The most relevant concepts of sustainable bonds are the green and social bonds. Here, the green bonds seek to provide loans that will finance projects or activities intended to be of benefit to the environment. The social bonds, on the other hand, target financing projects aimed at promoting positive social-economic outcomes within a given population. There have been several arguments for and against sustainable bonds. The case against these bonds claims they do more harm than good, and they ought to be phased out. The supportive argument presents that they are significant to the current global expectations and are a significant aspect of sustainable living.
Roseland (2012) argues that green bonds have developed into meaning concepts since their emergence. The green bond supports projects such as energy efficiency, renewable energy, clean transportation, and sustainable water and management of wastewater among others. Also, it is required that proceeds ought to be used solely for projects under such categories. It encourages transparency, creates benchmarks, and investors may easily manage the ESG (Environmental, Social, and Governance) funds (Roseland, 2012). When compared to the traditional investment it is accepted that there are no fundamental differences regarding risk or returns; however, there is a significant evidence of positive contribution over the longer period. The green bonds encourage organizations to take responsibility in supporting a healthier and more sustainable environment (Roseland, 2012).

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Swiss Sustainable Finance (2017) observes the claim against green bonds presenting that green bonds may not be used as intended to save the environment; rather they are used to destroy the environment. Investors across the U.S., Asia, and Europe flock to these bonds to build value for their brands (Swiss Sustainable Finance, 2017). These bonds are used to over-hype the personalized interests of investors and not to save the environment. An example of Poland verifies such claims stating millions of euros were raised to support a green environment. However, the result was the promotion of deforestation and coal mining, which are the worst aspects of environmental destruction (Swiss Sustainable Finance, 2017).

Perhaps, not all countries or governments may use the sustainable bonds as intended. Although, the majority of those taking these bonds are using them for the intended purposes; promoting a green environment and improve the society. Kerste and Sikken (2011) claim that social bonds have increased access to education, build sustainable cities and systems of transport, increased renewables in the worldwide energy mix, and assisted communities to adapt to the impacts of climate change. Curley (2014) emphasizes that these bonds have done more good than harm to the society and the environment. More people get to learn about the relevance and the need for a sustainable environment and society and so far a considerable number support the idea of sustainable bonds (Curley, 2014). Also, Kerste and Sikken (2011) claim more investors show interest in being part of a socially and environmentally sustainable globe. They believe there are significant responsible investment opportunities that will be in support of the greater good.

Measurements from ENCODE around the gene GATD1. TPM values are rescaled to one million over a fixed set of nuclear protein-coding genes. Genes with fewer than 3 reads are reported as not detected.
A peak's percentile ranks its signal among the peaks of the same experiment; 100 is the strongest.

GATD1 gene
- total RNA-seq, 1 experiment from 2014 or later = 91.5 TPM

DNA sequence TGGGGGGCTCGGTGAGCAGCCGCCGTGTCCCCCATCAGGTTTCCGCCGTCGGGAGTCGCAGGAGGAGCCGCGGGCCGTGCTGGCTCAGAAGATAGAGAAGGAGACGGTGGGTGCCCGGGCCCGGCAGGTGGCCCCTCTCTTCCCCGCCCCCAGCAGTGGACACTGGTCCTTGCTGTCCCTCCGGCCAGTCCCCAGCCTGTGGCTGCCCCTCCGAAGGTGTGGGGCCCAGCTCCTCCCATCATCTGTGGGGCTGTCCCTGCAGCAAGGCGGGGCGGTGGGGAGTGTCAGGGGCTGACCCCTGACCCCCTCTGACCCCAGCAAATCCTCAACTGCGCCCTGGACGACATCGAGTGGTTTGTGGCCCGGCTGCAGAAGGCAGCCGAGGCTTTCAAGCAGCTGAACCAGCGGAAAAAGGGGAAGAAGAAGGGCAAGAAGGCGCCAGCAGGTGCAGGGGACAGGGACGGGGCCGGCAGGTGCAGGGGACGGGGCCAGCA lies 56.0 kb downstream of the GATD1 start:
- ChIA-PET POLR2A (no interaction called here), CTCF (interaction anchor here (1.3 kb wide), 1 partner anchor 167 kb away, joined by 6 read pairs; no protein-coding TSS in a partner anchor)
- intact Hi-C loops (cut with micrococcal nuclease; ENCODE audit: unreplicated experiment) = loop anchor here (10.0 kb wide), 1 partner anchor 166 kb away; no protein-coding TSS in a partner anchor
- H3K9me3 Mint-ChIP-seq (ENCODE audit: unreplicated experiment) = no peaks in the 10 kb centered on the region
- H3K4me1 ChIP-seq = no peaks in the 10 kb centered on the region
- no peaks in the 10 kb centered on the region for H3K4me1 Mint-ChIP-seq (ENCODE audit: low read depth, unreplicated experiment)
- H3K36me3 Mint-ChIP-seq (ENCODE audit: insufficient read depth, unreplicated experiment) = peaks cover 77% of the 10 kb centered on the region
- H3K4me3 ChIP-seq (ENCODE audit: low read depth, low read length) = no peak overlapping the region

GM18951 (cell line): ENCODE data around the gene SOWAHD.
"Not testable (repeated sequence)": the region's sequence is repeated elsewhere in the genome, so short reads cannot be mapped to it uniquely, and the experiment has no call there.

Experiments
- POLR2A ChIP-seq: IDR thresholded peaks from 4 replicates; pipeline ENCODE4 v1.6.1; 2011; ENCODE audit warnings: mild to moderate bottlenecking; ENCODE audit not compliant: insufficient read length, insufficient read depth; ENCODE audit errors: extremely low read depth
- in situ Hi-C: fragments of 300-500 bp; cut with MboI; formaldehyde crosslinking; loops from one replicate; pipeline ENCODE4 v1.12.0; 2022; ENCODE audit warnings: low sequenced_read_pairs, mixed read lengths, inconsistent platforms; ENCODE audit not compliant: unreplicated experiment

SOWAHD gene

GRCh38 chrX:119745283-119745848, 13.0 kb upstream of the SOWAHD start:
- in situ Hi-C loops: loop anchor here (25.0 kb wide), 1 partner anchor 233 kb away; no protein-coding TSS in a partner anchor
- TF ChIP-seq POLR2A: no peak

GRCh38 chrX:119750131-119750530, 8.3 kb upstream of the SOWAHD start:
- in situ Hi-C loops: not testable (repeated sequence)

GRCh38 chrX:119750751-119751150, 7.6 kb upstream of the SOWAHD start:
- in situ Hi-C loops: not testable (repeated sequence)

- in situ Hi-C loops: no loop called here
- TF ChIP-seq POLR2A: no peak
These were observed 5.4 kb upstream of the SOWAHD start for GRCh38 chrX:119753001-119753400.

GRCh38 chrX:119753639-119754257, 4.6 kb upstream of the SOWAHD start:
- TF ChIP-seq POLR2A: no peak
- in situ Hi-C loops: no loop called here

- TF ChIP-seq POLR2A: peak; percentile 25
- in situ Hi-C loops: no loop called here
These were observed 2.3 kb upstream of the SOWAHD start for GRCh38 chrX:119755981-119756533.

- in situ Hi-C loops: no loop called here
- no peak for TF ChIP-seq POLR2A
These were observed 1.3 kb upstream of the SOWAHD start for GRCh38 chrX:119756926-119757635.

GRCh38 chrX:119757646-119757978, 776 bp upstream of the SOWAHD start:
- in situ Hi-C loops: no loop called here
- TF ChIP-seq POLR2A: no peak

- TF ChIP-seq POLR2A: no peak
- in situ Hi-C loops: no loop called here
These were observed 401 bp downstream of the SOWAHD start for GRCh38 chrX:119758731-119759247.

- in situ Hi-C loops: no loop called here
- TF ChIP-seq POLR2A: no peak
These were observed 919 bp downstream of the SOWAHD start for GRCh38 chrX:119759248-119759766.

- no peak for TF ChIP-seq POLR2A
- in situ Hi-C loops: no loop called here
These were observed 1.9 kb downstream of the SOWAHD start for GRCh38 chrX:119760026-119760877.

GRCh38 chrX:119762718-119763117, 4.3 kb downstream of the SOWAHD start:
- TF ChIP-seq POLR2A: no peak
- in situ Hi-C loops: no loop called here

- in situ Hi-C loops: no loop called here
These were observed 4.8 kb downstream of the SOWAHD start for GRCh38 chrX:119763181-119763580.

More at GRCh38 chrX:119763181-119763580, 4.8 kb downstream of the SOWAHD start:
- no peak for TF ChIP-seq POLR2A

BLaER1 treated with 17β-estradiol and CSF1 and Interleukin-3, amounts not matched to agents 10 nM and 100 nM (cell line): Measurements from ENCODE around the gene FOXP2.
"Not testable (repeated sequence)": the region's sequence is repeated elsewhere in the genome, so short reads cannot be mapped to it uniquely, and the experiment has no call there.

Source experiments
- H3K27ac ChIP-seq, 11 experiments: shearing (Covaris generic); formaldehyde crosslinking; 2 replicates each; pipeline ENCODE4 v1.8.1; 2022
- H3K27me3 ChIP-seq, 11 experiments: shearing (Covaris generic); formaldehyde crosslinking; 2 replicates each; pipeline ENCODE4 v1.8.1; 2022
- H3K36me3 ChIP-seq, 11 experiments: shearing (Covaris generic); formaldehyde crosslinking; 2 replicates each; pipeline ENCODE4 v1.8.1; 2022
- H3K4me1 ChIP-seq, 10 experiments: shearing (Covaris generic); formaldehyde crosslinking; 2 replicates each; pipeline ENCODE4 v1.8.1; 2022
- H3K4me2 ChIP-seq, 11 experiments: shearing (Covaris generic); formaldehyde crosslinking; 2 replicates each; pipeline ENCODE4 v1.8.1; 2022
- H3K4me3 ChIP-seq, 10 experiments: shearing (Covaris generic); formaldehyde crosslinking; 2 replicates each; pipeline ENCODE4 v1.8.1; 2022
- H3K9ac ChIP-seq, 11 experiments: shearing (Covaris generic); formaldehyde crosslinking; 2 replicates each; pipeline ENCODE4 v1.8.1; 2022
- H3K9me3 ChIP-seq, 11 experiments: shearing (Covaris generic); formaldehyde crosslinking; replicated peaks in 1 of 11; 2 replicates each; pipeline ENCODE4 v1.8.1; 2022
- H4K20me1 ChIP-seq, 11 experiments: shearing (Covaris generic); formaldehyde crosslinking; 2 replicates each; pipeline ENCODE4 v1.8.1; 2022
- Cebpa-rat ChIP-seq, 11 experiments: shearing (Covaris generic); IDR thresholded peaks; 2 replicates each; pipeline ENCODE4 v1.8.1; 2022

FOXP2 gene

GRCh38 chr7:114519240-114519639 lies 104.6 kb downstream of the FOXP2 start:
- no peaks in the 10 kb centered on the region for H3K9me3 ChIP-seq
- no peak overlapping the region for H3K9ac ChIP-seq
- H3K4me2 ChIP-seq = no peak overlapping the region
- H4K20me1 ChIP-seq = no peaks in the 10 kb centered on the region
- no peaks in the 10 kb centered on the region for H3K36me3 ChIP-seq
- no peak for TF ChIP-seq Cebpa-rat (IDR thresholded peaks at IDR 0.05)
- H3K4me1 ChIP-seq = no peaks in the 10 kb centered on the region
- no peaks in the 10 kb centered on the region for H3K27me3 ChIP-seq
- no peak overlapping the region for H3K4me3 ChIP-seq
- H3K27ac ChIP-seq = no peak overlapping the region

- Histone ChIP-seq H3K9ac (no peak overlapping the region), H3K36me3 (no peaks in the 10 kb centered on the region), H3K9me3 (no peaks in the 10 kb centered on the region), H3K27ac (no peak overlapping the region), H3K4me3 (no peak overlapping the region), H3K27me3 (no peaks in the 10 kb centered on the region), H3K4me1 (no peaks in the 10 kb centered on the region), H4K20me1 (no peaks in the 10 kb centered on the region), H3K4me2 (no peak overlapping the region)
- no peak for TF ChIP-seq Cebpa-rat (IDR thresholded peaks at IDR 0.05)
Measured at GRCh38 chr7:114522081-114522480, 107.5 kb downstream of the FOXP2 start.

In conclusion, sustainable bonds intend to tackle elements such as climate change, fight inequalities, and end poverty around the globe. As noted, the debate for sustainable bonds provides that they offer a framework for responsible action on sustainability. Sustainable bonds bring together investors and corporations to work on sustainable developments and care for the environment and empower societies. It is expected that with the implementation of sustainable bonds the world will have a green environment. Societies will experience economic empowerment and social equality. Although there are cases identified with corruption among some governments, the majority take sustainability positively. Measure ought to be taken against those governments that use sustainable bonds to support their personal interests.

    References
  • Curley, M. (2014). Finance Policy for Renewable Energy and a Sustainable Environment. New York: CRC Press.
  • Kerste, M. (2011). Financing sustainability: Insights for investors, corporate executives, and policymakers. Amsterdam: VU University Press.
  • Roseland, M., & Connelly, S. (2005). Toward sustainable communities: Resources for citizens and their governments. Gabriola Island, B.C: New Society Publishers.
  • Swiss Sustainable Finance. (2017). Handbook on Sustainable Investments: Background Information and Practical Examples for Institutional Asset Owners. CFA Institute Research Foundation.